And as mentioned above, the benefit of the new super-deduction compared to the AIA potentially becomes even greater as the reduction in the AIA cap to £200,000 takes effect.

More information about capital allowances

Capital allowances let taxpayers write off the cost of certain capital assets against taxable income. Businesses deduct capital allowances when computing their taxable profits.

In translating its accounting profits into taxable profits, a business is usually required to ‘add back’ any depreciation, but can instead deduct capital allowances. For example, a company with accounting profits of £1,000, depreciation expense of £200 and total capital allowance claims of £300 would make the following adjustment:

  • Add £200 (depreciation expense) to £1,000 (accounting profits) = £1,200;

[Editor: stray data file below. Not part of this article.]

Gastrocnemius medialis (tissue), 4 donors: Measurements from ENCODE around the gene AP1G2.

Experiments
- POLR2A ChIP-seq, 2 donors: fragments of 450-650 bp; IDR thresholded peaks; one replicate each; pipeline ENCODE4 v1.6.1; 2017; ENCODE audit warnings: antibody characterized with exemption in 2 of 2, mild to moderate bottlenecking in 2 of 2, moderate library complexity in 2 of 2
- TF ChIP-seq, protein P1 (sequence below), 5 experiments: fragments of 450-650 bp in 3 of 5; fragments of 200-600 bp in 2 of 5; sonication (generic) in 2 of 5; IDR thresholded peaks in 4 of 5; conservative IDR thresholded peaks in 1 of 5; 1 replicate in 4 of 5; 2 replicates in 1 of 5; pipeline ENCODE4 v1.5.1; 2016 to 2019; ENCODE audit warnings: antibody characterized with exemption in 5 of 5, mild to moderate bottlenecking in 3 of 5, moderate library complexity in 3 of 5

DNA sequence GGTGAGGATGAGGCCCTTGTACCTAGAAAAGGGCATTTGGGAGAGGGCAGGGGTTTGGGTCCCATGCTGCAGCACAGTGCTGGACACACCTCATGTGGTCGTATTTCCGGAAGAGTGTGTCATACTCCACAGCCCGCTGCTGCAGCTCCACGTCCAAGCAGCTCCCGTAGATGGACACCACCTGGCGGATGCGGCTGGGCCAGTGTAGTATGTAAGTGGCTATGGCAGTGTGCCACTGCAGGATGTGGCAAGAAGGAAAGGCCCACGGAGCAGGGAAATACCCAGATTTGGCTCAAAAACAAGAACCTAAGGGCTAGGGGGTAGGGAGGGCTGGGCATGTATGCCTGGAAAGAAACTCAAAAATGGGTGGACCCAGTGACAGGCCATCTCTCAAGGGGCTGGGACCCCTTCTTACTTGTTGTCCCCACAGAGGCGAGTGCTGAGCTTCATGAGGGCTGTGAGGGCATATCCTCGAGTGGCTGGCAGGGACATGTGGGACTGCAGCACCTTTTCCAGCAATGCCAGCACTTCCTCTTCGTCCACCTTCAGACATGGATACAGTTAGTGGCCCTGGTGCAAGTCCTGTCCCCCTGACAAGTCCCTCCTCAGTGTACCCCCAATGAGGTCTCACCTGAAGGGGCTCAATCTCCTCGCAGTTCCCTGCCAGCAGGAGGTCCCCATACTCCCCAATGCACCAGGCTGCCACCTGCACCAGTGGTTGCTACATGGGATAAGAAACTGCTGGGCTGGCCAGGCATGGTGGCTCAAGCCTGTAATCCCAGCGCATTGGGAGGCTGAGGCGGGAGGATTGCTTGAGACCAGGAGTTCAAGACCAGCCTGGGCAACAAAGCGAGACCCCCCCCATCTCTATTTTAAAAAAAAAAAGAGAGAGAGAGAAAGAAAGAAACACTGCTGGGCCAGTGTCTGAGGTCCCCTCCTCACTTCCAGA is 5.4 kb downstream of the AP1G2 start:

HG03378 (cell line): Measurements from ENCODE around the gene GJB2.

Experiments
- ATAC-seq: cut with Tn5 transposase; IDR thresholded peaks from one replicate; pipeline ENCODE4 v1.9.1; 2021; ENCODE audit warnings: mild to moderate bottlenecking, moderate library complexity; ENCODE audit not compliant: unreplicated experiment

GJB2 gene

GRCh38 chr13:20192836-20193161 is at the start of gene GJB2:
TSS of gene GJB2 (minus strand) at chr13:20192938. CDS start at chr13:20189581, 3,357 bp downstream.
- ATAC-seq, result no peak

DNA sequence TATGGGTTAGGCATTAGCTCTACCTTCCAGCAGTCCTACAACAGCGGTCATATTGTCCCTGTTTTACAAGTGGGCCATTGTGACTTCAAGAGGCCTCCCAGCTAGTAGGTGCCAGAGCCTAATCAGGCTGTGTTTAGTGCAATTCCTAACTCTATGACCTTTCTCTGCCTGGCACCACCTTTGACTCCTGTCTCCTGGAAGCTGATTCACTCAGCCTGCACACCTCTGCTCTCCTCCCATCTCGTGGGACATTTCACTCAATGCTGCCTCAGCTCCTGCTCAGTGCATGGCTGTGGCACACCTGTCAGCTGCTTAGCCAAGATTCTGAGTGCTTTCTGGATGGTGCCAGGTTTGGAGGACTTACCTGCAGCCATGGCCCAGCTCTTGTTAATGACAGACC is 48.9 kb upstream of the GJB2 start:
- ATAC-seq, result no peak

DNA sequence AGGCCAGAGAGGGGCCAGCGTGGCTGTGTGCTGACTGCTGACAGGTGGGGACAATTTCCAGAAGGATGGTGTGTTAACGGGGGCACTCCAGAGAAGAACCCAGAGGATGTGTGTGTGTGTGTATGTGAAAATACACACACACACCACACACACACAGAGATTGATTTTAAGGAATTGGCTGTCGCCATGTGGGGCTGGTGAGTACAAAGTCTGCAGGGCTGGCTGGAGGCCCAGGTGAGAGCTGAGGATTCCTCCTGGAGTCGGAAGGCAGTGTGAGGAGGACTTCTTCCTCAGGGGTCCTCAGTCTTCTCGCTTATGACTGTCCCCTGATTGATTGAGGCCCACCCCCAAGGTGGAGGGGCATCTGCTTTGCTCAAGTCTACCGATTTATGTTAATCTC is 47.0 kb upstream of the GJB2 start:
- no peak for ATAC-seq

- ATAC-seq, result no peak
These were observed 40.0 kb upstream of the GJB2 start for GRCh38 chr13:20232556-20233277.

• Deduct £300 (capital allowances) from £1,200 = £900 (taxable profits);
  • Apply the appropriate tax rate, e.g. corporation tax at 19%: £900 x 19% = £171 tax due.

The two main types of capital allowances are:

  • WDAs for plant & machinery – covering most capital equipment used in a trade – which are deducted on a reducing balance basis; and
  • Structures and Buildings Allowances (SBAs) – covering the construction and renovation of non-residential structures and buildings – which are deducted on a straight line basis, i.e. the same amount is deducted each year.

Plant and machinery

Most tangible capital assets used in the course of a business are considered plant and machinery for the purposes of claiming capital allowances. There is not an exhaustive list of plant and machinery assets. The kinds of assets which may qualify for either the super-deduction or the 50% FYA include, but are not limited to:

  • Solar panels
  • Computer equipment and servers
  • Tractors, lorries, vans
  • Ladders, drills, cranes
  • Office chairs and desks
  • Electric vehicle charge points
  • Refrigeration units
  • Compressors